Drink Spiking – Know the facts and protect your customers
Every week there are reports about drink spiking incidents and in December, the Commons Home Affairs Committee quoted a YouGov poll which found that one in nine women and one in 17 men in the UK said they have been the victim of drink spiking. It’s of such concern that awareness is also being raised through inclusion as a main storyline in Coronation Street.
As with any crime, it’s the offender not the victim who’s at fault and should change their behaviour but what steps can hospitality venues take to help protect customers?
Adam Jones, Drinkaware’s business development and partnerships director shares some thoughts and information to help staff recognise the issues around drink spiking and provide support to anyone who may be vulnerable because of a spiking incident.
Because there are no official statistics it’s difficult to know whether there’s been an increase in drink spiking or if cases appear to be rising because more people are reporting it. There’s also an increased focus on safety within hospitality at present with reports of spiking by injection making the headlines. The fact is that even one instance is one too many as it can have dangerous consequences for the health of the person whose drink is spiked and make them more vulnerable to other motives including theft or sexual assault. It’s a serious crime that carries a maximum 10-year prison sentence in the UK.
Hospitality invests heavily in ensuring customers have a safe night out. Building on that important work, the following tips highlight a few key areas for staff to be aware of to help support customers who may be victims of drink spiking.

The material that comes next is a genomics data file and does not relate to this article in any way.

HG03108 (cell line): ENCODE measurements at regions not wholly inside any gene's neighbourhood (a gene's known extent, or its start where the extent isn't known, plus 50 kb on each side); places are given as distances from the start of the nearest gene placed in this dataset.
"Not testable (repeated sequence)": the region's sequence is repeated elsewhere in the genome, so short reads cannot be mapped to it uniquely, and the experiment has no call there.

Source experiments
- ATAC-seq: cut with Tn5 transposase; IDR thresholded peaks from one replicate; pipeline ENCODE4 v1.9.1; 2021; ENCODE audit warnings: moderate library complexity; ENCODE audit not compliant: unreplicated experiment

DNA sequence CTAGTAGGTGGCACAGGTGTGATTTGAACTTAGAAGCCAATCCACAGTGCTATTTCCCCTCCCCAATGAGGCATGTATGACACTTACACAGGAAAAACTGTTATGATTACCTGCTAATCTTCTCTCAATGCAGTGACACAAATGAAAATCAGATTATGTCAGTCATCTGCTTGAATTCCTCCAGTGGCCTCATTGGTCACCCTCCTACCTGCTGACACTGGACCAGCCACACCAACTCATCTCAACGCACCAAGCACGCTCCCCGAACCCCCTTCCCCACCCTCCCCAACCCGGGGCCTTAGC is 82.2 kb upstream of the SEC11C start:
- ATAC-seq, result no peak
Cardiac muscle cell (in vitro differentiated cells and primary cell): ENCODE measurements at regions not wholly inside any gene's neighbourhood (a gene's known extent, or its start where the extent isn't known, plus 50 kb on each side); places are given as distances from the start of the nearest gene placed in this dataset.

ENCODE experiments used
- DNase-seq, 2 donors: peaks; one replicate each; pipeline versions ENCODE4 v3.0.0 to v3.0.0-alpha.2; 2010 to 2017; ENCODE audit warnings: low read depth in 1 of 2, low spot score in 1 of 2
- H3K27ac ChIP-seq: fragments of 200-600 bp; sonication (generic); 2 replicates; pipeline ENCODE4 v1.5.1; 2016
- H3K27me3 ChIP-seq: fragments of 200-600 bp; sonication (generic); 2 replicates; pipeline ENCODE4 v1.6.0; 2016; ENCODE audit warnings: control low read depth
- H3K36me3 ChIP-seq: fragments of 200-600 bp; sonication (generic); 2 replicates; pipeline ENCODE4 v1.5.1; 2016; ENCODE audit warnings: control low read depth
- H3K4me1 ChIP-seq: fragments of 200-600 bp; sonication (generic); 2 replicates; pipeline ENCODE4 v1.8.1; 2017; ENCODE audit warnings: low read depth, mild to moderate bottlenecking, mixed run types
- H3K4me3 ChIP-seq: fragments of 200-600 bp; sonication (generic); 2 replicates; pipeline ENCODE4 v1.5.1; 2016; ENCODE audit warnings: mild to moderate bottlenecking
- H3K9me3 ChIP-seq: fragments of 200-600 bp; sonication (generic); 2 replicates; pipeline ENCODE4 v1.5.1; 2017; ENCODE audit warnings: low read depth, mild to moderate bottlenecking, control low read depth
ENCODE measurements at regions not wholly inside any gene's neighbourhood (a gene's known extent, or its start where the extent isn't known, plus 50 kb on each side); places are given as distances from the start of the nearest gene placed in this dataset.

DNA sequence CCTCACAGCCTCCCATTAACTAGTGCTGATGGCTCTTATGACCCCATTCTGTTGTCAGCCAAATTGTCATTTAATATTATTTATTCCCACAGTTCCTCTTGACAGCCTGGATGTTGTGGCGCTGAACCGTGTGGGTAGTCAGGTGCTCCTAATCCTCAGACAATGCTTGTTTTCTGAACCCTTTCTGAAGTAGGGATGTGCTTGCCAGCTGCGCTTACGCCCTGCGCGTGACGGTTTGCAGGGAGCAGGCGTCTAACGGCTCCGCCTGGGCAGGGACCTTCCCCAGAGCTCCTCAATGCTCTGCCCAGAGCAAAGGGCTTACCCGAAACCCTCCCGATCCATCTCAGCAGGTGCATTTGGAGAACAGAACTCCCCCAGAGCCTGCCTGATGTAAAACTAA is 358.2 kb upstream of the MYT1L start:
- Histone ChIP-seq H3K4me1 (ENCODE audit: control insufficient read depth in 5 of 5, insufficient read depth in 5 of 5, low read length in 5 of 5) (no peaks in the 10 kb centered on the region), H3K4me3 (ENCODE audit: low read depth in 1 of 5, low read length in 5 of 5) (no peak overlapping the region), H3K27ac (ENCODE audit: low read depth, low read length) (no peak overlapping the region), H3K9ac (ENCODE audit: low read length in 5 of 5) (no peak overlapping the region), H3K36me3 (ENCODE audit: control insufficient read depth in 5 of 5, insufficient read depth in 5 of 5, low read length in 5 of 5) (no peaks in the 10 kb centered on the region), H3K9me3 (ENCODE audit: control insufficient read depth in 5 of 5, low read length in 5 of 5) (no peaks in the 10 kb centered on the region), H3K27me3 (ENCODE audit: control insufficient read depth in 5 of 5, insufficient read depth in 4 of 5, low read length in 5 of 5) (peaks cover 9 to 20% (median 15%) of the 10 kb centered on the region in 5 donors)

What is it?
Drink spiking is the act of adding another substance to a drink to make someone change the way they behave and, potentially, be more vulnerable to a variety of offences. It can happen to any drink and the method may include:
- Adding alcohol to an alcohol-free drink
- Adding additional volumes of alcohol to an alcoholic drink
- Slipping ‘date rape’, illegal or prescription drugs into any drink
If a drink has been spiked with a date rape drug it’s unlikely to look, smell or taste any different so people often don’t report incidents because they don’t think they have any evidence, don’t remember details, or they feel embarrassed.
Look out for the effects
The indications that someone’s drink has been spiked vary and can be difficult to spot, but symptoms can include:
- Lowered inhibitions
- Loss of balance
- Feeling sleepy
- Visual problems
The symptoms will depend on lots of factors such as the substance or mix of substances used (including the dose), the victim’s size and weight, and how much alcohol they’ve already consumed.
Best practice and warning signs
There are some practical measures that can be taken to help protect against drink spiking, such as increasing searches on entry and removing unattended glasses. Venue staff also play a key role in looking out for warning signs including being alert to suspicious or unusual behaviour and being aware of unusual requests such as ordering double or triple shots for other people or asking for alcohol to be added to another person’s drink. It’s also helpful to look out for anyone who has been separated from their friends or is vulnerable for another reason. The vigilance of hospitality staff can and does make a real difference.
If drink spiking is reported, best practice advice includes
- Listen to, and believe, the person sharing the information with you
- Avoid making judgements or assuming someone has had too much to drink
- Know your venue’s policy including who a case of drink spiking should be reported to, whether testing kits are available, and where the dedicated safe havens are
- Follow procedures and call for emergency assistance from the police or paramedics if required
Drink spiking can happen to anyone at any time. Help and advice is available to help you prepare, including Drinkaware’s vulnerability training in partnership with National Pubwatch which is available for free for members and Drinkaware funders: